You can learn a lot from a marshmallow
I’m glad when I was a kid no one ever put a marshmallow in front of me and recorded for posterity whether I took it or held out for a larger reward in the future. According to a growing body of research, the waiters have an exponentially higher chance of success in life. Personally, patience has never been my strong suit, though I make up for it stubbornness, or, er, perseverance.
The reasons holding out for a reward leads to success in the future is covered in the much-discussed book How Children Succeed, by journalist Paul Tough. In short, they succeed through character, or broken down into its component parts, self-control, optimism, trustworthiness, curiosity and grit.
Why this is revolutionary is that for years the pervasive idea was that IQ determined whether children would succeed. And IQ was not believed to be especially malleable.
The impact of the marshmallow test, a longitudinal study launched in the 1970s, is pervasive in schools today. At my son’s elementary school, Needham, lessons are all founded in the International Baccalaureate approach to pedagogy, which focuses on developing inquiring and curious thinkers. This doesn’t mean no more ABC and 123, but it adds the context of society’s social contract that makes these skills valuable.
An episode of NPR’s Planet Money (wander in my kitchen on any given evening and you’ll hear public radio, so it is the inevitable touchstone of all my mental musings) discusses the application of this theory through programs that provide high quality preschool to underprivileged kids.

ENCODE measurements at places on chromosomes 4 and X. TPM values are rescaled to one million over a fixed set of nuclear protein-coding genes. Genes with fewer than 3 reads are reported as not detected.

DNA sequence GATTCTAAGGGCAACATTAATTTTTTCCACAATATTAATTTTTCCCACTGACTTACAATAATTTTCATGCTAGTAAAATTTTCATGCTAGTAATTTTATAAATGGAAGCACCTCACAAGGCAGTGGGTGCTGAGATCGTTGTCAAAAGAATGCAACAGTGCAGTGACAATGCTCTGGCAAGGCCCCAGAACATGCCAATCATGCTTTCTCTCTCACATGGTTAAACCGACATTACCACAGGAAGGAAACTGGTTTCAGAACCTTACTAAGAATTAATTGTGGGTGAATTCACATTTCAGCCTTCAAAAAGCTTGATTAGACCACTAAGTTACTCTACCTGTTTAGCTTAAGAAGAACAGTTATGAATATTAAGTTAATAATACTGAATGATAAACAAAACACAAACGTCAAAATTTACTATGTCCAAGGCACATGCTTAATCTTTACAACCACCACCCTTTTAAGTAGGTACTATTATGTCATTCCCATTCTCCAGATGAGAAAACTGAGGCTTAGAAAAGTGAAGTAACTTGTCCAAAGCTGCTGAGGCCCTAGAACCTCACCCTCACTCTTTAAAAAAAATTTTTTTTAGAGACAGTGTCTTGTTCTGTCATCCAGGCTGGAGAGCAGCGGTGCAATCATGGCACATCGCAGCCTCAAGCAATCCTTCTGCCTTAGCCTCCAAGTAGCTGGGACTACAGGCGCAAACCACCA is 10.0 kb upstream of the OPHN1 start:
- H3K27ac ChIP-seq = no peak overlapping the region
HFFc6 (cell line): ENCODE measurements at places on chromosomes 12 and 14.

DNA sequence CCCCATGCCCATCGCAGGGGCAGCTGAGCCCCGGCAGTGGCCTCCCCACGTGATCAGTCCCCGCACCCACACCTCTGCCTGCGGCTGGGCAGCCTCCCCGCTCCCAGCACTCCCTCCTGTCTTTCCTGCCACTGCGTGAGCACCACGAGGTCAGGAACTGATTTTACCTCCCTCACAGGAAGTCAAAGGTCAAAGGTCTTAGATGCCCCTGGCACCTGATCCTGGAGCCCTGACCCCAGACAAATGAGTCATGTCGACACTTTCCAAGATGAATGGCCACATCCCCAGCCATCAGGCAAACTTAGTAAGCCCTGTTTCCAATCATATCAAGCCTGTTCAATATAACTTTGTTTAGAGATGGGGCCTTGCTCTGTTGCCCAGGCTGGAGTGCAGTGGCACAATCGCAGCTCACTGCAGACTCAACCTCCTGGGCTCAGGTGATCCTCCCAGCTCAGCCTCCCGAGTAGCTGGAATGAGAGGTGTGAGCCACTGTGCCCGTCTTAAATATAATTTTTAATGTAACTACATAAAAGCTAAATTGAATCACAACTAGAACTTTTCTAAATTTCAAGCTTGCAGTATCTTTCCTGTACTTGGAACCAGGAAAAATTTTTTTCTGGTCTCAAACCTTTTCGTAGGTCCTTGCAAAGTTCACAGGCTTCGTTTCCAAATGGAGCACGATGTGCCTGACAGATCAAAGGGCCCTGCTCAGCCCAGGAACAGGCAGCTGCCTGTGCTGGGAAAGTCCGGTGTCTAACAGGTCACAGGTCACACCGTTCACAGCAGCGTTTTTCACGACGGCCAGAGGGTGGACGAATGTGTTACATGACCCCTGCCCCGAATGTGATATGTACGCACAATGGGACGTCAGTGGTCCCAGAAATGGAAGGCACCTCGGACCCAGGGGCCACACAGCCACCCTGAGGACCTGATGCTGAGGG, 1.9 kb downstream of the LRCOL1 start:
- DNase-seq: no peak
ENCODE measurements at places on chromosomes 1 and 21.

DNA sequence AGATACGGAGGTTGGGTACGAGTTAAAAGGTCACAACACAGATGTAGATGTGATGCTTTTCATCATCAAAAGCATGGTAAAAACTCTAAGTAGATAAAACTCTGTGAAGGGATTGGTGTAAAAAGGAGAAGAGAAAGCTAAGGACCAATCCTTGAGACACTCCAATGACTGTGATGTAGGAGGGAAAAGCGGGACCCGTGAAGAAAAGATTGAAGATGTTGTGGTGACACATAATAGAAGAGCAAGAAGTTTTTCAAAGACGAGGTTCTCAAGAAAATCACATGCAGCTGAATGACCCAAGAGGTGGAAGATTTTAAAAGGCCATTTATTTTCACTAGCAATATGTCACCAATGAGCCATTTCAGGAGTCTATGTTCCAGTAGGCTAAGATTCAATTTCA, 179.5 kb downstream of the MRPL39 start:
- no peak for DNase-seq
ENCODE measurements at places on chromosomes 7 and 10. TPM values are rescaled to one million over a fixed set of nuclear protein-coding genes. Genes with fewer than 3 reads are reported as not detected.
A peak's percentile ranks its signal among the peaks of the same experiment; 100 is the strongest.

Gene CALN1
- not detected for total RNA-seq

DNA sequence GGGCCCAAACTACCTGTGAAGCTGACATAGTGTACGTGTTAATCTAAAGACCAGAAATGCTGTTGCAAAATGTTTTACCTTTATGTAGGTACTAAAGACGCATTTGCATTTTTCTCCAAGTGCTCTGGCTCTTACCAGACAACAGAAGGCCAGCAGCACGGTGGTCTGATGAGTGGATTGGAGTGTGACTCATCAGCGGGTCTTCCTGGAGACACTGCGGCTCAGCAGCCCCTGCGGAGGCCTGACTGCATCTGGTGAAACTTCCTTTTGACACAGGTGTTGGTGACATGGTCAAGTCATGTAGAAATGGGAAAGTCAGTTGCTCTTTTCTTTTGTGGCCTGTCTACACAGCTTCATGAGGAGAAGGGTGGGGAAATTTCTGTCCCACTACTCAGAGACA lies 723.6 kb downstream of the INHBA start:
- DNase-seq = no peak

The encouraging result is that a good preschool can make an astounding difference in the lives of these children. Astounding as in the difference between graduating from college or dropping out of high school and obtaining a well-paying job or being unemployed.
What they are getting through preschool is so-called “executive function” – a psychology buzzword that refers to kids’ ability to control their behavior, work with others, pay attention and solve problems.
The depressing part of such findings, as least for me, is that those very basic skills are not being taught to the children by their parents. Why?
I don’t believe it’s moral failings – parents are hard wired to want the best for their kids. But something about society has set insurmountable barriers in their way. Many work long hours in low paying jobs and lack a model of good parenting to draw from. And families have become increasingly migratory, disassembling the network of relatives that used to pick up the slack. Lastly, parenting is just plain hard, even for the best equipped.
My hope is that policy makers won’t give up on these parents, leaving it to institutions to do their jobs for them.
And for all parents, there is more good news in the research: kids succeed through overcoming adversity. So relax and don’t helicopter. Travails will teach them more than all the preemptive protectiveness we can muster.